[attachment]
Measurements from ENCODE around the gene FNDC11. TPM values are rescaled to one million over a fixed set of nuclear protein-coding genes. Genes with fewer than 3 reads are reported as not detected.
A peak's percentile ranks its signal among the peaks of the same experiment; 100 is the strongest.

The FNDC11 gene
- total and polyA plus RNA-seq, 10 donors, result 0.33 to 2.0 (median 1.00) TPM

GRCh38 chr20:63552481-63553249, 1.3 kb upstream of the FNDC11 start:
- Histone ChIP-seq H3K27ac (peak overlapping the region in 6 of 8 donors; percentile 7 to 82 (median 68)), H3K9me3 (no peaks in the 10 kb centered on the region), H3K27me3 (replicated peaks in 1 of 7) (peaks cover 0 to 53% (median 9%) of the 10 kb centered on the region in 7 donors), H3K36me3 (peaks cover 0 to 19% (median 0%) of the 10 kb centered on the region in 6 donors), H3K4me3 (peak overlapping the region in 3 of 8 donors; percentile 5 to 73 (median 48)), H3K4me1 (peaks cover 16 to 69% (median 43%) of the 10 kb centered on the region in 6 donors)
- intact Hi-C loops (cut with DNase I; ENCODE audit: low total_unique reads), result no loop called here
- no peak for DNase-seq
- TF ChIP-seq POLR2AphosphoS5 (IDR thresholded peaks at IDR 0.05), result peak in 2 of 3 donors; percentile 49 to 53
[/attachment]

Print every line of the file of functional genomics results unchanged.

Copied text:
Measurements from ENCODE around the gene FNDC11. TPM values are rescaled to one million over a fixed set of nuclear protein-coding genes. Genes with fewer than 3 reads are reported as not detected.
A peak's percentile ranks its signal among the peaks of the same experiment; 100 is the strongest.

The FNDC11 gene
- total and polyA plus RNA-seq, 10 donors, result 0.33 to 2.0 (median 1.00) TPM

GRCh38 chr20:63552481-63553249, 1.3 kb upstream of the FNDC11 start:
- Histone ChIP-seq H3K27ac (peak overlapping the region in 6 of 8 donors; percentile 7 to 82 (median 68)), H3K9me3 (no peaks in the 10 kb centered on the region), H3K27me3 (replicated peaks in 1 of 7) (peaks cover 0 to 53% (median 9%) of the 10 kb centered on the region in 7 donors), H3K36me3 (peaks cover 0 to 19% (median 0%) of the 10 kb centered on the region in 6 donors), H3K4me3 (peak overlapping the region in 3 of 8 donors; percentile 5 to 73 (median 48)), H3K4me1 (peaks cover 16 to 69% (median 43%) of the 10 kb centered on the region in 6 donors)
- intact Hi-C loops (cut with DNase I; ENCODE audit: low total_unique reads), result no loop called here
- no peak for DNase-seq
- TF ChIP-seq POLR2AphosphoS5 (IDR thresholded peaks at IDR 0.05), result peak in 2 of 3 donors; percentile 49 to 53